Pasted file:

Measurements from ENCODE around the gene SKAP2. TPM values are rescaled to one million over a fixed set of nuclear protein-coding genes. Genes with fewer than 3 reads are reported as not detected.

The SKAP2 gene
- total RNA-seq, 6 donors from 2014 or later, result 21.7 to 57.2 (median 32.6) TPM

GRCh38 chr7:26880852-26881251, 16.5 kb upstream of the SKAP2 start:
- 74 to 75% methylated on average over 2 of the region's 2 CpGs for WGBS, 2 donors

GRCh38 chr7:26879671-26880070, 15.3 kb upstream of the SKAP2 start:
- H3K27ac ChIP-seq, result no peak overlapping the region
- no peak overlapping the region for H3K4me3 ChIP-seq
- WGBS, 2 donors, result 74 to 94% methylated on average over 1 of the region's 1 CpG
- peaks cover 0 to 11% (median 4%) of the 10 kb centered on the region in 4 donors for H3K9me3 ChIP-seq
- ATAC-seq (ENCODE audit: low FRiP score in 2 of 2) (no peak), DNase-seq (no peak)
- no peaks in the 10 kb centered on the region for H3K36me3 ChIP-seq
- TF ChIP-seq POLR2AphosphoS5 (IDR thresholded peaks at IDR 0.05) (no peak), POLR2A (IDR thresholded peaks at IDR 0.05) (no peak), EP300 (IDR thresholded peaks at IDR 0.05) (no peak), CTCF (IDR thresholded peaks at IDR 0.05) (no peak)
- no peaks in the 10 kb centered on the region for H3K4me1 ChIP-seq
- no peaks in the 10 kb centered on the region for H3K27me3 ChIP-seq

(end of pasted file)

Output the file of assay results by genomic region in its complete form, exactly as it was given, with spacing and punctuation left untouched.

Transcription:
Measurements from ENCODE around the gene SKAP2. TPM values are rescaled to one million over a fixed set of nuclear protein-coding genes. Genes with fewer than 3 reads are reported as not detected.

The SKAP2 gene
- total RNA-seq, 6 donors from 2014 or later, result 21.7 to 57.2 (median 32.6) TPM

GRCh38 chr7:26880852-26881251, 16.5 kb upstream of the SKAP2 start:
- 74 to 75% methylated on average over 2 of the region's 2 CpGs for WGBS, 2 donors

GRCh38 chr7:26879671-26880070, 15.3 kb upstream of the SKAP2 start:
- H3K27ac ChIP-seq, result no peak overlapping the region
- no peak overlapping the region for H3K4me3 ChIP-seq
- WGBS, 2 donors, result 74 to 94% methylated on average over 1 of the region's 1 CpG
- peaks cover 0 to 11% (median 4%) of the 10 kb centered on the region in 4 donors for H3K9me3 ChIP-seq
- ATAC-seq (ENCODE audit: low FRiP score in 2 of 2) (no peak), DNase-seq (no peak)
- no peaks in the 10 kb centered on the region for H3K36me3 ChIP-seq
- TF ChIP-seq POLR2AphosphoS5 (IDR thresholded peaks at IDR 0.05) (no peak), POLR2A (IDR thresholded peaks at IDR 0.05) (no peak), EP300 (IDR thresholded peaks at IDR 0.05) (no peak), CTCF (IDR thresholded peaks at IDR 0.05) (no peak)
- no peaks in the 10 kb centered on the region for H3K4me1 ChIP-seq
- no peaks in the 10 kb centered on the region for H3K27me3 ChIP-seq